THE IMPORTANCE OF PHYSIOTHERAPY AUTONOMY
Ask anyone who is working as a qualified physiotherapist within the healthcare industry and majority would agree that professional autonomy brings about job satisfaction, motivation and improved self-confidence within their workplace practice. Professional autonomy is directly associated with the therapist’s increase in task responsibilities and an improvement in patient-centered care within their healthcare organization. It is an act of professional control and influence over their day-to-day decision making skills as a physiotherapist with regards to the context of patient-therapist trust, resulting in better treatment outcome without the need to be dominated by other healthcare and/or medical profession.
Professional autonomy allows physiotherapist to execute treatment that best meets their patient’s needs, which indirectly promotes self-confidence and the desire to improve. As a physiotherapist by profession, I have been working in the private healthcare industry for the past 8 years. I have been blessed to be able to adopt and practice professional autonomy within my organization with the help and support of our consultants and the hospital’s management. My team and I are allowed the freedom to access and to plan rehabilitation treatments for our patients, whilst reporting and updating our consultants in regards to our patient’s rehabilitation progress.
However, I have always wondered if my fellow physiotherapists from other private healthcare organizations and rehabilitation centers are practicing and adopting this similar concept.
There has been endless articles and publications with regards to professional autonomy amongst physiotherapy in America & European countries with most articles concluding on positive outcomes of practicing professional autonomy. The board of directors of the American Physical Therapy Association (APTA) has defined autonomy physiotherapy practice as, I quote “independent, self-determined professional judgment and action”, whereby physiotherapist have the ability, capability and competency to practice professional judgement within their field of work. Researchers Johnson and Abrams also stated that “physiotherapy are ready to emerge from the multidisciplinary, interdependent healthcare modal and grow into a more autonomous profession”.
Although I am confident that Malaysian allied health practitioners can achieve professional autonomy in the near future, I could not help but wonder, if professional autonomy in physiotherapy is widely adopted, practiced and more importantly, accepted by the current healthcare community and medical professionals in Malaysia. Furthermore, my thoughts lay on the challenges that lies ahead on the confidence & competency of the physiotherapist themselves in adopting the professional autonomy modal to their current practice.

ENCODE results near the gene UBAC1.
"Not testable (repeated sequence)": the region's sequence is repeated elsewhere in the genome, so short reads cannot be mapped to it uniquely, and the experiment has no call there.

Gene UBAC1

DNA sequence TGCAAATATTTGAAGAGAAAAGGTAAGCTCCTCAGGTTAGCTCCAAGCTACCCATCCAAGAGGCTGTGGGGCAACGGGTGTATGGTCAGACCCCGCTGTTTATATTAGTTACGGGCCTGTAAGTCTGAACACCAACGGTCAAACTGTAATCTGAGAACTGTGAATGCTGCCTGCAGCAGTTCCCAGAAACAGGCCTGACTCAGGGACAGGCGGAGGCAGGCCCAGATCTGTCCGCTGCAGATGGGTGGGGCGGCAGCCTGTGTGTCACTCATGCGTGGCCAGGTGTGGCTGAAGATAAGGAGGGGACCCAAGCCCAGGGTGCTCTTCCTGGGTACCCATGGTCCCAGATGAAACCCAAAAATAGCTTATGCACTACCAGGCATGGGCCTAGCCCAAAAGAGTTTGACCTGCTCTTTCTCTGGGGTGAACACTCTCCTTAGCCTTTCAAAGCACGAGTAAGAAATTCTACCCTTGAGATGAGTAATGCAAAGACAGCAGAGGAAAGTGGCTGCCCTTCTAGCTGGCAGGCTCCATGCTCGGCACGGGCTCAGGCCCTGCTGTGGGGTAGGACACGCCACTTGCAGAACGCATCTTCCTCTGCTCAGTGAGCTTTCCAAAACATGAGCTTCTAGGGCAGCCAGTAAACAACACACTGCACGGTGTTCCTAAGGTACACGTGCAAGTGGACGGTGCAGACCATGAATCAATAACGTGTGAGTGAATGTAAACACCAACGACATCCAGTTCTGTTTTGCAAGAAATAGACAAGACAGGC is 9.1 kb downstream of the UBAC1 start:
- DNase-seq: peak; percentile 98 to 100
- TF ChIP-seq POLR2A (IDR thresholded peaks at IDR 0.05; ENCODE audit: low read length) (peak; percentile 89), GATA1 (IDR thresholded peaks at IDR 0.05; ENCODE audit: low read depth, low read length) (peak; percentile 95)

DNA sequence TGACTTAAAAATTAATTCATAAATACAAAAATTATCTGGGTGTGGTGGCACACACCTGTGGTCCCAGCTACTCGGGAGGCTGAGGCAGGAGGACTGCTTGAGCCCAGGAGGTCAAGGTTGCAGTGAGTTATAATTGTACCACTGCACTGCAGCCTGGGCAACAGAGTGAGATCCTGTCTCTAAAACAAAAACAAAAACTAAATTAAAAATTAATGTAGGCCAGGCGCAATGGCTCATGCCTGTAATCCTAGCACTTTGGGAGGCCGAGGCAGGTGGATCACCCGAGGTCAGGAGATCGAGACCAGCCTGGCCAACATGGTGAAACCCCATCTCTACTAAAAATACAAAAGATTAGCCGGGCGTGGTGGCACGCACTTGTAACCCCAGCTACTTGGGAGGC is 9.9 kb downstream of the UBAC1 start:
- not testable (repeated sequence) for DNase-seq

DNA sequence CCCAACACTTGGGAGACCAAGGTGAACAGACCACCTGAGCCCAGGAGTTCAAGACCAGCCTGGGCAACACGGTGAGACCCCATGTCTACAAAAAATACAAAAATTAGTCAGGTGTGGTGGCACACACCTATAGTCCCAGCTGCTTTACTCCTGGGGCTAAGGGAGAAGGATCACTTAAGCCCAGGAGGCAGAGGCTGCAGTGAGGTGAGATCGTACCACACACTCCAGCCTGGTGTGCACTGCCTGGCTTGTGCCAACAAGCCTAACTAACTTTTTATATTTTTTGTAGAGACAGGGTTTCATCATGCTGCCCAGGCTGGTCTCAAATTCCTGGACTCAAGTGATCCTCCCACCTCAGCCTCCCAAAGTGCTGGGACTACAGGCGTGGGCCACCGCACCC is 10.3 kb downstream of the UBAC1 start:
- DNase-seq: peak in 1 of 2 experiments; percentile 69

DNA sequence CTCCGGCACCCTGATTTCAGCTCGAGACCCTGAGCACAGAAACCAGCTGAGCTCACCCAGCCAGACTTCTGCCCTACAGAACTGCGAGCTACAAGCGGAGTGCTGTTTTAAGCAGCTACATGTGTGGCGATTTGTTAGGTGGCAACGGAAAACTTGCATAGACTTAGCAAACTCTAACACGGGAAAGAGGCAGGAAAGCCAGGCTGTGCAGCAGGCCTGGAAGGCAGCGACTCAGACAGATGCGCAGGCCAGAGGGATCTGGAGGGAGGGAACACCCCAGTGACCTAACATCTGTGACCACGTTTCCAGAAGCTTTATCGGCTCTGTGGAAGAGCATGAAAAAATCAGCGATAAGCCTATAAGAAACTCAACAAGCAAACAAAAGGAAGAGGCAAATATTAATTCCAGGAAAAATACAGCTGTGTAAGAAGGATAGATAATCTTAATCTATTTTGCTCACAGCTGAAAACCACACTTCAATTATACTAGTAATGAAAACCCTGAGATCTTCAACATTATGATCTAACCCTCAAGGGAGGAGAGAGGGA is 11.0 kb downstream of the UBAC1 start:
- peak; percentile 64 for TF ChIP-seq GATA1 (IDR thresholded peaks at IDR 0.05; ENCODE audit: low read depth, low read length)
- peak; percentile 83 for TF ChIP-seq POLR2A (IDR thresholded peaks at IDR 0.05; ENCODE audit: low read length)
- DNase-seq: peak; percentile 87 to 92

As I was pondering on this matter, I took to research articles on the co-relations between allied health autonomy and the influence it brings within the multidisciplinary healthcare modal. As expected, I stumbled upon a few factor that I thought might be the impeding factor of physiotherapy autonomy in Malaysia. Medical dominance within the healthcare system has been traditionally the principle of healthcare delivery. Medical power translates as the professional autonomy of consultants and on how their role is a pivoting point through dominance over patient referrals and allied health professionals.
A research study done within the Australian healthcare workforce has identified numerous abuse of professional autonomy. Amongst those factors identified are:
• Medical professional exercising autonomy on its own field, without subjugation of evaluation from other healthcare professionals.
• Medical professional exercising autonomy by directing and limiting procedures of other allied health professionals.
• Medical professional wielding administrative power and control over patient referrals.
That being said, there are also other few key concerns to bear in mind on the limitations of Physiotherapy Autonomy implementation as such:
• The number of qualified professional physiotherapist within the country.
• Quality of Physiotherapy Education.
• The limitation of autonomy experienced by Malaysian physiotherapists due to dominance of medical rehabilitation disciplines.
Malaysia has produced some of the best physiotherapists and allied health professionals throughout the years. With the support of the Malaysian Physiotherapy Association (MPA), I believe that our Malaysian physiotherapists is ready to take the step forward in adopting this healthcare modal. Hence, I hereby urge our future generation of Malaysian physiotherapists to embrace this healthcare modal as a new frontier for physiotherapy and continue to address and advocate Healthcare Autonomy in future studies.
Head of Physiotherapy
KPJ Sentosa KL Specialist Hospital